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Mobile Health Apps Found to Expose Records of Millions of Users

An analysis of 30 popular mobile health (mHealth) applications has revealed that all of them expose the full patient records of millions of people.

An analysis of 30 popular mobile health (mHealth) applications has revealed that all of them expose the full patient records of millions of people.

Research conducted by Alissa Knight, partner at marketing agency Knight Ink, on behalf of mobile API threat protection firm Approov showed that the applications are vulnerable to API attacks that unauthorized parties could leverage to access protected health information (PHI) and personally identifiable information (PII).

With people increasingly relying on mHealth apps during the COVID-19 pandemic, researchers observed that such apps are now generating more user activities compared to other mobile apps.

The research study, All That We Let In – Hacking 30 Mobile Health Apps and APIs, is based on the analysis of 30 popular mHealth apps, with an average number of downloads of approximately 772,000. Thus, these apps had an estimated user base of roughly 23 million.

The number of affected users, however, is likely much higher, considering that there are over 300,000 mHealth apps available at the moment on major app stores, the researcher says.

None of the analyzed applications had certificate pinning implemented, thus allowing for man-in-the-middle (MitM) attacks, while 77% of them contained hardcoded API keys, tokens, and credentials. Half of the APIs did not authenticate requests with tokens and one quarter of the apps (27%) were not secured against reverse engineering.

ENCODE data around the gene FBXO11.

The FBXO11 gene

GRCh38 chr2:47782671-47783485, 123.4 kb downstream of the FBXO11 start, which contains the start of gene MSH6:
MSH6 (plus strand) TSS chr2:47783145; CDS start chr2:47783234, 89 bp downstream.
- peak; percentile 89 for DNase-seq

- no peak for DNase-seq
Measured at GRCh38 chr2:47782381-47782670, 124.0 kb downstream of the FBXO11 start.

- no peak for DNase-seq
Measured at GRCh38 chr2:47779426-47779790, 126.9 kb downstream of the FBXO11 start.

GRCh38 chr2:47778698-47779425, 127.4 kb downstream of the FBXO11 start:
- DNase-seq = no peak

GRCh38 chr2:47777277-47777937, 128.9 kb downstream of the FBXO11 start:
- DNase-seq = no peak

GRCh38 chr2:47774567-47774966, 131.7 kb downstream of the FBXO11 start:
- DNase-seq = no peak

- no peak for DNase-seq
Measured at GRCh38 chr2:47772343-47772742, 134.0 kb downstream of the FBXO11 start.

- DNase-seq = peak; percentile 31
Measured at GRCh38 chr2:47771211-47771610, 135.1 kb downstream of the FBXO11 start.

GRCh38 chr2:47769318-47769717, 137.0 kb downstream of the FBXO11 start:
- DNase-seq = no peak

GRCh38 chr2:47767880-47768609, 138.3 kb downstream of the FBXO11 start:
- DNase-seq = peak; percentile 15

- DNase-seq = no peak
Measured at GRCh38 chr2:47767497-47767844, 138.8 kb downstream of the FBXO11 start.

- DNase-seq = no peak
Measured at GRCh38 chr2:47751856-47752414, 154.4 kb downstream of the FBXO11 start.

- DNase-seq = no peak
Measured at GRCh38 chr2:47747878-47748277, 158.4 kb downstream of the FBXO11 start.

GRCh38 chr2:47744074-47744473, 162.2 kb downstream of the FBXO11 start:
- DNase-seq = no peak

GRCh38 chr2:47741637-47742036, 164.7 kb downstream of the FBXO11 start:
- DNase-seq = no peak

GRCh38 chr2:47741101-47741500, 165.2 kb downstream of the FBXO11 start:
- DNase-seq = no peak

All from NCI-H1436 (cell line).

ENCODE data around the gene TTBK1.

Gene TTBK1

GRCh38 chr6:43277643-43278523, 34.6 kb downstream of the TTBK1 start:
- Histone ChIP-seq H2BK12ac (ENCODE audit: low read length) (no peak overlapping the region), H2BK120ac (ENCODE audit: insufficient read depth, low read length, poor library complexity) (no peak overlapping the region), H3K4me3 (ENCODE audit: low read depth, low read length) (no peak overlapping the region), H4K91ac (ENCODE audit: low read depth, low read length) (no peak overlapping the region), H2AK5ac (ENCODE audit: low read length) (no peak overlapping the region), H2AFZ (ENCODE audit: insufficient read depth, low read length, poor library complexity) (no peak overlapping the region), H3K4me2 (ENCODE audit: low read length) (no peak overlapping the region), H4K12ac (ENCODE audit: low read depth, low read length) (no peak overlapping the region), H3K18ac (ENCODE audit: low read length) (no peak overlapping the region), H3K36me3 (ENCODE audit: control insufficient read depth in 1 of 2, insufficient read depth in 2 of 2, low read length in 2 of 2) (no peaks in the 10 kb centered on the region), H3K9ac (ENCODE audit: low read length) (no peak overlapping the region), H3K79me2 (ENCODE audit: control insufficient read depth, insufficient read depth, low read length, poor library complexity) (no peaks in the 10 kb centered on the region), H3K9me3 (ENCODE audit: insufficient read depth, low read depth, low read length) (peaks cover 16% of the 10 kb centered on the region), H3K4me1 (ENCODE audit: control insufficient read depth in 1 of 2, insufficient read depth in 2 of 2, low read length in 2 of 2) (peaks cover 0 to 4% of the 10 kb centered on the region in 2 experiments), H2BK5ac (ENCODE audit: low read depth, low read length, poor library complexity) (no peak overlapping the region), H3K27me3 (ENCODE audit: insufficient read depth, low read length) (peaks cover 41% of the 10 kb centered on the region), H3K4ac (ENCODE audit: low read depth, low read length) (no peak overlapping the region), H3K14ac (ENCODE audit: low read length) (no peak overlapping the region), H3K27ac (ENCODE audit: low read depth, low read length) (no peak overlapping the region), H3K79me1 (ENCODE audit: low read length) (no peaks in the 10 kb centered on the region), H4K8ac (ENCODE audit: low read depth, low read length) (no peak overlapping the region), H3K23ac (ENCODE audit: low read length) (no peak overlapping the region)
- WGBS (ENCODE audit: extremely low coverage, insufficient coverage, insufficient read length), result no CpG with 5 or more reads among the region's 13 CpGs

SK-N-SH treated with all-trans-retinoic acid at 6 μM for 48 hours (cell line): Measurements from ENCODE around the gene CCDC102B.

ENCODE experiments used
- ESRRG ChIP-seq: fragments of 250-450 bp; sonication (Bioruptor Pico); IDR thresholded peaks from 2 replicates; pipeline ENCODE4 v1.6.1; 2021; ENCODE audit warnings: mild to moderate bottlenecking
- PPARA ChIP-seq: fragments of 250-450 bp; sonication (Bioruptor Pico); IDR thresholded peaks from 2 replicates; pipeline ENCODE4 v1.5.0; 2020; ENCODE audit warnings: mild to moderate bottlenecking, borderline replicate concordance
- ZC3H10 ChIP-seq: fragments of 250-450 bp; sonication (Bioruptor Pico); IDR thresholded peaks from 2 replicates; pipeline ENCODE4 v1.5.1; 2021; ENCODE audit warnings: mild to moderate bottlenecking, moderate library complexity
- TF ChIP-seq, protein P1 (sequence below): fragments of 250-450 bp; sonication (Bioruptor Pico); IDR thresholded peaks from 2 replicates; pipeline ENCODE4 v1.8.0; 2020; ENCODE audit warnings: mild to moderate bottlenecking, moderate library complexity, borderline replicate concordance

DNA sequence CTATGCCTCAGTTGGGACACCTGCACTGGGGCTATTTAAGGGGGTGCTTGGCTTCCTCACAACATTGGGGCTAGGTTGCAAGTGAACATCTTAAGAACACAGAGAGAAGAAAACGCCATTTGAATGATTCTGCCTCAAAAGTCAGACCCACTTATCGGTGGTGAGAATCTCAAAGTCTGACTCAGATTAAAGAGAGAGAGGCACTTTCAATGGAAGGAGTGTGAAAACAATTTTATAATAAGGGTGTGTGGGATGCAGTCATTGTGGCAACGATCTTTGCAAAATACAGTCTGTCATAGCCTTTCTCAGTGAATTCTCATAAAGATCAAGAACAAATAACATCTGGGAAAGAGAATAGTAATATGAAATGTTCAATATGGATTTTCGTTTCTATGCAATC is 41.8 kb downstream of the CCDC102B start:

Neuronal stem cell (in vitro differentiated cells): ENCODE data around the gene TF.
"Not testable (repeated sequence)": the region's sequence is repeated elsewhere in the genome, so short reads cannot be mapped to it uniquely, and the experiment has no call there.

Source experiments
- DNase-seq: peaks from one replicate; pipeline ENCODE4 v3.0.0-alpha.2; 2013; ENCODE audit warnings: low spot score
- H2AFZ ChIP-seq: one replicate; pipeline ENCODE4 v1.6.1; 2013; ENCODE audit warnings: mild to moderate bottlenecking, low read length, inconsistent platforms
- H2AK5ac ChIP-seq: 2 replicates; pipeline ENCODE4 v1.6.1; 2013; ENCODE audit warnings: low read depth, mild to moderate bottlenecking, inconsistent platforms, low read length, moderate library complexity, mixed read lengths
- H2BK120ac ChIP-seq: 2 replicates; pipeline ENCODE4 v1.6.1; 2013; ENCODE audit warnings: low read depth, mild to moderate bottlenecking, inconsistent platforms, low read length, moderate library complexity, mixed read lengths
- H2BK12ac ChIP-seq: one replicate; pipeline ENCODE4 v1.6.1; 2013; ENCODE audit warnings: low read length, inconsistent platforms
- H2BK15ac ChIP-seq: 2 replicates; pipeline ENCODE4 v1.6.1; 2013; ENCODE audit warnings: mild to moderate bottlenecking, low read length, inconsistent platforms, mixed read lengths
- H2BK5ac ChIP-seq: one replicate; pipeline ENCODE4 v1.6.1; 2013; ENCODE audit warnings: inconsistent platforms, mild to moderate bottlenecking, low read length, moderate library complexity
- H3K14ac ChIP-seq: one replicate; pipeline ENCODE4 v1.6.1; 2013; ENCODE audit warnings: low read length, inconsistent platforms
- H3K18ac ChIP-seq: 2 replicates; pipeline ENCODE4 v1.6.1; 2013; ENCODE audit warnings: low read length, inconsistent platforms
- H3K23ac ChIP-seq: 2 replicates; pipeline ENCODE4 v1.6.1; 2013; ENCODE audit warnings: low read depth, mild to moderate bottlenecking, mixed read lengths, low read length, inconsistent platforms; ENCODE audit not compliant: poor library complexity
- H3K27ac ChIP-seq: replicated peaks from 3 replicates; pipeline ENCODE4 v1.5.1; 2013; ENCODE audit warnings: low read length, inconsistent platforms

During analysis, Knight discovered 114 hardcoded API keys and tokens that allowed for authenticating with the mHealth company and third-party APIs. Exposed secrets were identified for, Cisco Umbrella, Google, Microsoft App Center, Stripe, AWS, AppsFlyer, Facebook, Sales Force, and more.

Half of the records that these applications exposed contained names, addresses, birthdates, social security numbers, allergies, medication data, and other sensitive information.

All of the tested API endpoints, the researcher says, were vulnerable to broken object level authorization (BOLA) attacks, thus providing access to PII and PHI even for patients not assigned to the clinician account. Half of the tested APIs provided access to pathology, X-rays, and clinical results of other patients.

The report also provides recommendations for mobile app developers to adopt a series of steps to ensure the protection of customer data and sensitive resources, such as ensuring the security of both the app and APIs, secure the development process and harden apps, implement certificate pinning to protect against MitM attacks, monitor implemented controls, and perform penetration testing.

Related: Norway Suspends Virus-Tracing App After Privacy Concerns

Related: New Trials in England for Troubled Virus Tracing App

Related: Report: Apps Give Facebook Sensitive Health and Other Data

Written By

Ionut Arghire is an international correspondent for SecurityWeek.

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